Coal-fired power stations that burn above 15% biomass will get 1ROC/MWh support, double the 0.5ROCs/MWh they currently receive. DECC also wants to see coal plants convert to run entirely on biomass and has created a new ROC band specifically for them.
DECC says co-firing is the most cost-effective way to meet the UK’s 2020 renewable electricity target. But these plants will rely largely on imported wood fuel. (ENDS Report 437, pp 6-7).
The Scottish Government issued a consultation on future support levels under its own RO on 21 October.2 This recognises the confused nature of DECC’s position. Scotland is considering not increasing support for co-firing, it says, as it raises “similar questions to the promotion of large scale dedicated biomass in terms of poor efficiency, limited carbon benefits, scale of supply required and impact on existing wood using industries and renewable heat [markets].”
Other proposed changes in England and Wales include:
- Onshore wind:Support will drop from 1ROC/MWh to 0.9 for new projects after April 2013. This reflects cost improvements and deters developers from building wind farms on sites with a low wind resource.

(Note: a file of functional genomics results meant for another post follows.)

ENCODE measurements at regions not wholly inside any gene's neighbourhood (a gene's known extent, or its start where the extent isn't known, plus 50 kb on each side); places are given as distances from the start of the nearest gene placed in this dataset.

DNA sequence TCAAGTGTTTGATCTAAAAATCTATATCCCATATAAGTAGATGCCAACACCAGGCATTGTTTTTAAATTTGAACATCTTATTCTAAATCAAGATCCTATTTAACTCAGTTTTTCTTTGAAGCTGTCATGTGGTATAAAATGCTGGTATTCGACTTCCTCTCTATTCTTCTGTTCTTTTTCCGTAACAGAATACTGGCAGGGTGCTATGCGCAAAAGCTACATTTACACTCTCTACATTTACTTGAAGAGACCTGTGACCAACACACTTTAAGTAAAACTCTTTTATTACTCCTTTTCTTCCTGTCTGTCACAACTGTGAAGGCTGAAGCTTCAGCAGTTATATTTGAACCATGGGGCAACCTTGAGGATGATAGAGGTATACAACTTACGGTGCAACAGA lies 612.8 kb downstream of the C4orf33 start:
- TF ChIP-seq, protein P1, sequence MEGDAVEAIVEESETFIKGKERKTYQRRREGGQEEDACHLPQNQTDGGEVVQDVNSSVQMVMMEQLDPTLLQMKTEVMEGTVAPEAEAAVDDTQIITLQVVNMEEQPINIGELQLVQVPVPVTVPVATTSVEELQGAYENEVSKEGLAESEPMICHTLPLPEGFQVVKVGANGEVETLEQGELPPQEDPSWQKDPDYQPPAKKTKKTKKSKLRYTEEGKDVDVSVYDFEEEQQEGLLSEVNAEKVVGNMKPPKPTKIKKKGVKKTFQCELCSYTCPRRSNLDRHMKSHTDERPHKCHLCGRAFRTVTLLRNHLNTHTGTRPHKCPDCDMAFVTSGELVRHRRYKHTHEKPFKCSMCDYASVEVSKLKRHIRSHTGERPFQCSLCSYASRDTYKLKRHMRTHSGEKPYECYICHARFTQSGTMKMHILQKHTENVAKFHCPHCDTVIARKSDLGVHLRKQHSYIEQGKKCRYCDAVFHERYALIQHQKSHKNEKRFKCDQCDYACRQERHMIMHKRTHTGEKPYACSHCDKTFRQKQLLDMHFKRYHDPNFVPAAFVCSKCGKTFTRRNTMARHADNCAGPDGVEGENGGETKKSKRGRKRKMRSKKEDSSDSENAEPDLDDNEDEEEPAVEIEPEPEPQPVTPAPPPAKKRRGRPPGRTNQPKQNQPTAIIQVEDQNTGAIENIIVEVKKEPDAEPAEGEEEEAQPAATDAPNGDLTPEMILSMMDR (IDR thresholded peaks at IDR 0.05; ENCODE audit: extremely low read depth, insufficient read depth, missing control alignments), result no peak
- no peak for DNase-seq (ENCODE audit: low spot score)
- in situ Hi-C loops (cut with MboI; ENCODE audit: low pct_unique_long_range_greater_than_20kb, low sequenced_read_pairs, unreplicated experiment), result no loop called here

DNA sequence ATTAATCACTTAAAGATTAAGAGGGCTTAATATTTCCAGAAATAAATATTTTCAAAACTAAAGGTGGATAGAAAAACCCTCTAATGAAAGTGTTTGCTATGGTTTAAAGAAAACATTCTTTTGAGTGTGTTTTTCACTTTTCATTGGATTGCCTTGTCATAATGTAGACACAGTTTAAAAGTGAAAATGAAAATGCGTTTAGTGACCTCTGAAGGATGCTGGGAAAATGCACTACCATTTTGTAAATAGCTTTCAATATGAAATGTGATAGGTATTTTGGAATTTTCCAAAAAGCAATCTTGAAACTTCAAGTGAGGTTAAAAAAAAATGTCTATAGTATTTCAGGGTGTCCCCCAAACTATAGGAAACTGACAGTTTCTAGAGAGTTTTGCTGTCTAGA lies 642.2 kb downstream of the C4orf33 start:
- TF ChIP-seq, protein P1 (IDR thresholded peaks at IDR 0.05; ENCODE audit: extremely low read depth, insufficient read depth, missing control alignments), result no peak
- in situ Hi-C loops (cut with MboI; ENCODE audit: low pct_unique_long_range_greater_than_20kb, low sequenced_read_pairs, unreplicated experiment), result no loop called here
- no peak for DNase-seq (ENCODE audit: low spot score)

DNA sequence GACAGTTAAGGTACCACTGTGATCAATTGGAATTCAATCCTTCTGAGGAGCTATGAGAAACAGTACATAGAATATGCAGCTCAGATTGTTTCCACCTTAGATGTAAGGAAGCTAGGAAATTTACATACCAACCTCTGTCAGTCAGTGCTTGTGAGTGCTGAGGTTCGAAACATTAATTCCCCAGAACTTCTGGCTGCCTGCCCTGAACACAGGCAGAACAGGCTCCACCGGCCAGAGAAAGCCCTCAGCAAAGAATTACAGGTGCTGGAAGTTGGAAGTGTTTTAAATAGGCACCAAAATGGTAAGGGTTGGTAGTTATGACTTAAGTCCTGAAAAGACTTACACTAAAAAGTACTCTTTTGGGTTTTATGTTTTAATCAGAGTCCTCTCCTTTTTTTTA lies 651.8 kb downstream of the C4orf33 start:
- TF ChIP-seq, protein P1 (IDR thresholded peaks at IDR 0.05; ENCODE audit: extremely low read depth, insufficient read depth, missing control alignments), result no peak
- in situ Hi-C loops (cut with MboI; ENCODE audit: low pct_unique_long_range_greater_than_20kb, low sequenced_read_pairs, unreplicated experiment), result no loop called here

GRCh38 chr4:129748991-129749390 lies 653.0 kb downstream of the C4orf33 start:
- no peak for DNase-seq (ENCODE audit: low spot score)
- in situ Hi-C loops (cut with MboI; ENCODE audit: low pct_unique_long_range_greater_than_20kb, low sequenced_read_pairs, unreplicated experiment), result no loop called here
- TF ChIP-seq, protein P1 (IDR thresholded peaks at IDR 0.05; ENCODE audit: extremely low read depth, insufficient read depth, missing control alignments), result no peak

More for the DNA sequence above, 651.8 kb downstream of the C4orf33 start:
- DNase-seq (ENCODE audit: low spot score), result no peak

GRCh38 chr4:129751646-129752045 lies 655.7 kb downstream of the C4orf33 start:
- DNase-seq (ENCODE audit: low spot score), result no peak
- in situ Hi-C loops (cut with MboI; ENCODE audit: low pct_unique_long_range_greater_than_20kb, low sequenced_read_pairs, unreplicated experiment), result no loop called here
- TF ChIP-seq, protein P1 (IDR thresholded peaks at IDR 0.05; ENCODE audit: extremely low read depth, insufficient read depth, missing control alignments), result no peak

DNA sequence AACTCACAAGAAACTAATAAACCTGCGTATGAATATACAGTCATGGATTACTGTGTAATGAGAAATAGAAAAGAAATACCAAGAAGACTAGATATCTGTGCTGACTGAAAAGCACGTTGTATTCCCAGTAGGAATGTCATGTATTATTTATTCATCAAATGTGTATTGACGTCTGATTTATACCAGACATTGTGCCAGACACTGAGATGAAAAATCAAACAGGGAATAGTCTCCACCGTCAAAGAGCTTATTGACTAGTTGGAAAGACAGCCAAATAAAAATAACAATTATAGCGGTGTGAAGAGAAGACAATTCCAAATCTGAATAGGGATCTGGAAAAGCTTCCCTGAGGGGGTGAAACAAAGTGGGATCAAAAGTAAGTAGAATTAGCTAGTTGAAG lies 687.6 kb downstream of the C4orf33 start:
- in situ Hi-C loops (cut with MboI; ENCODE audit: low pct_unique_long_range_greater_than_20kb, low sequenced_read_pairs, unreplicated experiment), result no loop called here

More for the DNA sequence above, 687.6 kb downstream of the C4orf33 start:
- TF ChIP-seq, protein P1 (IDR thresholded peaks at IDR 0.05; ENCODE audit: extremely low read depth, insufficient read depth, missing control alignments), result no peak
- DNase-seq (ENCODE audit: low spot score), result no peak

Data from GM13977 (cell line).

- Offshore wind:Support will be maintained at 2ROCs/MWh for all projects until April 2015. It was previously meant to drop below this level in 2014.
- Wave and tida: Projects will receive 5ROCs/MWh from 2013, up from 2 ROCs. Scotland already had this level for wave power and had proposed it for tidal projects.
- Waste: DECC wants to reduce support for combined heat and power energy-from-waste schemes from 1 to 0.5ROCs/MWh. It intends to reduce support levels for some gasification and pyrolysis plants, unless they are particularly efficient.
- Sewage gas: Current levels of support for sewage gas schemes at 0.5ROCs/MWh will be maintained.
DECC’s consultation runs until 12 January; Scotland’s until 13 January.
The department has also delayed the start of its new support scheme for heat from renewable sources by two months because the European Commission believes it offers too much support to large biomass projects.